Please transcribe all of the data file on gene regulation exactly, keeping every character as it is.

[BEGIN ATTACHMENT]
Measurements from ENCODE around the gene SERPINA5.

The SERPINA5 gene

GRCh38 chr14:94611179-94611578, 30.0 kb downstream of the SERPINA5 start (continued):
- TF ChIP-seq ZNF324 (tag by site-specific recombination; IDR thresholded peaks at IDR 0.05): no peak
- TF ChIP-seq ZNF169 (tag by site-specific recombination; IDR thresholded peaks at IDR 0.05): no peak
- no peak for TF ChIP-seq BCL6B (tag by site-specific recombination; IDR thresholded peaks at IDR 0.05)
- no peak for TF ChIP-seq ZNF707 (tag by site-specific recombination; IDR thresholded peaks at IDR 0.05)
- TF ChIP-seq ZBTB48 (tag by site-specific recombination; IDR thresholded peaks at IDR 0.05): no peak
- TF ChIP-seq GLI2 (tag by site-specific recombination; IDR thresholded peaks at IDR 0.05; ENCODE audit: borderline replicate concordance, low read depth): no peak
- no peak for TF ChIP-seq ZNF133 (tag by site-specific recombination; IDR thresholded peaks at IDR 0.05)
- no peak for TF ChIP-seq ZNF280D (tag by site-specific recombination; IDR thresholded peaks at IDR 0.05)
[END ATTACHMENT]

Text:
Measurements from ENCODE around the gene SERPINA5.

The SERPINA5 gene

GRCh38 chr14:94611179-94611578, 30.0 kb downstream of the SERPINA5 start (continued):
- TF ChIP-seq ZNF324 (tag by site-specific recombination; IDR thresholded peaks at IDR 0.05): no peak
- TF ChIP-seq ZNF169 (tag by site-specific recombination; IDR thresholded peaks at IDR 0.05): no peak
- no peak for TF ChIP-seq BCL6B (tag by site-specific recombination; IDR thresholded peaks at IDR 0.05)
- no peak for TF ChIP-seq ZNF707 (tag by site-specific recombination; IDR thresholded peaks at IDR 0.05)
- TF ChIP-seq ZBTB48 (tag by site-specific recombination; IDR thresholded peaks at IDR 0.05): no peak
- TF ChIP-seq GLI2 (tag by site-specific recombination; IDR thresholded peaks at IDR 0.05; ENCODE audit: borderline replicate concordance, low read depth): no peak
- no peak for TF ChIP-seq ZNF133 (tag by site-specific recombination; IDR thresholded peaks at IDR 0.05)
- no peak for TF ChIP-seq ZNF280D (tag by site-specific recombination; IDR thresholded peaks at IDR 0.05)